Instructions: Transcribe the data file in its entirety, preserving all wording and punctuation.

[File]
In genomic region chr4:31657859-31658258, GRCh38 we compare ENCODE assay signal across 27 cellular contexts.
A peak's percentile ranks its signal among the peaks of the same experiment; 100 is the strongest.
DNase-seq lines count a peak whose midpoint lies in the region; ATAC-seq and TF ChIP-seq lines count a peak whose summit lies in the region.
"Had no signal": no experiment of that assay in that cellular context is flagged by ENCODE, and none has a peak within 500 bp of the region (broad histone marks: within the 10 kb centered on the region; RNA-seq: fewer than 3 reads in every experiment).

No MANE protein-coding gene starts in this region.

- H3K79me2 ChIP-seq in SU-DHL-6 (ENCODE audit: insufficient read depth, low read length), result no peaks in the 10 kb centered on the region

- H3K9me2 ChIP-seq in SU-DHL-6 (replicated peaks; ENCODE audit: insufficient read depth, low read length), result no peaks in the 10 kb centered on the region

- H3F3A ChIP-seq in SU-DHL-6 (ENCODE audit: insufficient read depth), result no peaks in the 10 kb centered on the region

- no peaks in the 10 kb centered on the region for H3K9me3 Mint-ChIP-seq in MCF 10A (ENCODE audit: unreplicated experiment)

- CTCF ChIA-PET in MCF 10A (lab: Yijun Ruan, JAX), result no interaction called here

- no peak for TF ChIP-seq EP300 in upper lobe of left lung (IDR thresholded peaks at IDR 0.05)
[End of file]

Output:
In genomic region chr4:31657859-31658258, GRCh38 we compare ENCODE assay signal across 27 cellular contexts.
A peak's percentile ranks its signal among the peaks of the same experiment; 100 is the strongest.
DNase-seq lines count a peak whose midpoint lies in the region; ATAC-seq and TF ChIP-seq lines count a peak whose summit lies in the region.
"Had no signal": no experiment of that assay in that cellular context is flagged by ENCODE, and none has a peak within 500 bp of the region (broad histone marks: within the 10 kb centered on the region; RNA-seq: fewer than 3 reads in every experiment).

No MANE protein-coding gene starts in this region.

- H3K79me2 ChIP-seq in SU-DHL-6 (ENCODE audit: insufficient read depth, low read length), result no peaks in the 10 kb centered on the region

- H3K9me2 ChIP-seq in SU-DHL-6 (replicated peaks; ENCODE audit: insufficient read depth, low read length), result no peaks in the 10 kb centered on the region

- H3F3A ChIP-seq in SU-DHL-6 (ENCODE audit: insufficient read depth), result no peaks in the 10 kb centered on the region

- no peaks in the 10 kb centered on the region for H3K9me3 Mint-ChIP-seq in MCF 10A (ENCODE audit: unreplicated experiment)

- CTCF ChIA-PET in MCF 10A (lab: Yijun Ruan, JAX), result no interaction called here

- no peak for TF ChIP-seq EP300 in upper lobe of left lung (IDR thresholded peaks at IDR 0.05)